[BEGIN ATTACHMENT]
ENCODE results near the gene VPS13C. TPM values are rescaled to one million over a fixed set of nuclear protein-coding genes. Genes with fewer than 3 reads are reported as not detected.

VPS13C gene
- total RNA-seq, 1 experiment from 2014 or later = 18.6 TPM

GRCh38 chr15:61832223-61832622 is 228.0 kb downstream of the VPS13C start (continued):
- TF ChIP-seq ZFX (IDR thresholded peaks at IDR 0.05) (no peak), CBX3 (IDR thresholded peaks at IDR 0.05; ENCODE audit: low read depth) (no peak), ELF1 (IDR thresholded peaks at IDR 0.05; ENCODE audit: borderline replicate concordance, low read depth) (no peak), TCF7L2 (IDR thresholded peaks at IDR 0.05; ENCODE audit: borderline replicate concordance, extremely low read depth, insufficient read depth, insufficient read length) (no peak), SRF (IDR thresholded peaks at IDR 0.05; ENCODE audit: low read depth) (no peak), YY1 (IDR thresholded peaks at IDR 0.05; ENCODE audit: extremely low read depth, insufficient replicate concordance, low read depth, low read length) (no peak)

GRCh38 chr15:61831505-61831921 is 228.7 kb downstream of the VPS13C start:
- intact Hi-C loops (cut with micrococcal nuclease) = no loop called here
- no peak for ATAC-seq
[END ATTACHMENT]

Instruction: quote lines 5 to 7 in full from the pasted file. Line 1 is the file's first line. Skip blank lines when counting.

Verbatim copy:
- TF ChIP-seq ZFX (IDR thresholded peaks at IDR 0.05) (no peak), CBX3 (IDR thresholded peaks at IDR 0.05; ENCODE audit: low read depth) (no peak), ELF1 (IDR thresholded peaks at IDR 0.05; ENCODE audit: borderline replicate concordance, low read depth) (no peak), TCF7L2 (IDR thresholded peaks at IDR 0.05; ENCODE audit: borderline replicate concordance, extremely low read depth, insufficient read depth, insufficient read length) (no peak), SRF (IDR thresholded peaks at IDR 0.05; ENCODE audit: low read depth) (no peak), YY1 (IDR thresholded peaks at IDR 0.05; ENCODE audit: extremely low read depth, insufficient replicate concordance, low read depth, low read length) (no peak)

GRCh38 chr15:61831505-61831921 is 228.7 kb downstream of the VPS13C start:
- intact Hi-C loops (cut with micrococcal nuclease) = no loop called here